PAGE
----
A unique piece of Moon Dust from the Apollo 11 mission is up for auction at RRAuction, with bidding closing on June 23rd.
Over 22kg of Moon Rocks were brought back to earth by the Apollo 11 astronauts.
Approximately 10% of the rocks were set aside to be used in tests, and the remainder were sent to Government’s around the world as 'goodwill' moon rocks.
Sadly of the 270 rocks that were gifted, over 180 are still unaccounted for and presumed lost or stolen.
This dust originates from Dr Marion Brooks who was tasked with examining the moon rocks for infectious agents.
The lot consists of a small glass vial with fine ground lunar rock recovered from Dr Brooks’ tests, plus three dead cockroaches that were fed the moon dust and dissected by Dr Brooks.
The vial, which contains 0.0014 ounces of moon rock dust, had been hung on the wall of Dr Brooks' house for over 40 years before originally being sold at auction for $10,000 in 2010.
Given the increased interest in space travel memorabilia and Elon Musk and Jeff Bezos' planned missions to Mars, RRAuction expect the item to now sell for $400,000 just 12 years later.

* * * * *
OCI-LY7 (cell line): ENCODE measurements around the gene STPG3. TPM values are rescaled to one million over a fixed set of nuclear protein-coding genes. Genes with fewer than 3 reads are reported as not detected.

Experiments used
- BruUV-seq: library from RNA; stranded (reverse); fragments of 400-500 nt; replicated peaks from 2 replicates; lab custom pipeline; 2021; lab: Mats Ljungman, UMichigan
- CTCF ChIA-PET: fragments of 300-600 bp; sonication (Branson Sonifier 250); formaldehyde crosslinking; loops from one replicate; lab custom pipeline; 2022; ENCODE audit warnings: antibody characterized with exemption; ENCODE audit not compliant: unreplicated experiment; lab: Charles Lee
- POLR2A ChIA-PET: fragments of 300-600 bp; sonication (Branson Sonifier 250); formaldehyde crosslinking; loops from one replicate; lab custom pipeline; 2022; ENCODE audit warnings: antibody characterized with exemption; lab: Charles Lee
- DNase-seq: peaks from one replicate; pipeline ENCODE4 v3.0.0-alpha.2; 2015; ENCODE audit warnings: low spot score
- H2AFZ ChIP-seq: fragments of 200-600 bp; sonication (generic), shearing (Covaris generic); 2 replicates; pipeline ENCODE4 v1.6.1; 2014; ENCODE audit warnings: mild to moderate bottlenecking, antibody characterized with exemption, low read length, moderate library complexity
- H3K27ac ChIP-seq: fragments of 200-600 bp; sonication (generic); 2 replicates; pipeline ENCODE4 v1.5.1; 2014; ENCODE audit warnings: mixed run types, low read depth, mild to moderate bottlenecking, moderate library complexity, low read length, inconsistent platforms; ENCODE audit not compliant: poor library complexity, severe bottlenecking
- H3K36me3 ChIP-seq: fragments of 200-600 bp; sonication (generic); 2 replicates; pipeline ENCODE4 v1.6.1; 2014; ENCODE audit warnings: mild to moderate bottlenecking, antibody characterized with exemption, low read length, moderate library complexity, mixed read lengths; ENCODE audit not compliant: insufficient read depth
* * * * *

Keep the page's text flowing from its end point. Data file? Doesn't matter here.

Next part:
Moon rock is incredibly rare and can only be sourced from four events: The Apollo missions, the 1970’s Russian missions, China’s unmanned probes and Meteorites that have fallen to earth, which account for over 190kg of the known Moon Rocks.
Due to its rarity many precedents have been set in the last decade to back up RRAuction’s positive estimate.
In 2018 0.0007 ounces of rock that were brought back by Russia’s 1970 Luna 16 mission sold at Sotheby’s for $855,000, having previously sold for $442,500 in 1993.
In April 2022 Bonhams auctioned a smaller amount of Apollo 11 Moon Dust for just over $500,000.
If you’re interested in Moon Rock & Apollo 11 memorabilia then consider a trip to the Smithsonian National Air & Space Museum in Washington D.C. where you can actually touch one of the Moon Rocks known, aptly, as The Touch Rock.
For more information on the Moon Dust auction visit RRAuction.com.
Not surprisingly the moon dust lot was pulled from the auction with NASA claiming ownership still belonged with the federal government.
In a letter to RRAuction NASA stated "All Apollo samples, as stipulated in this collection of items, belong to NASA and no person, university, or other entity has ever been given permission to keep them after analysis, destruction, or other use for any purpose, especially for sale or individual display,"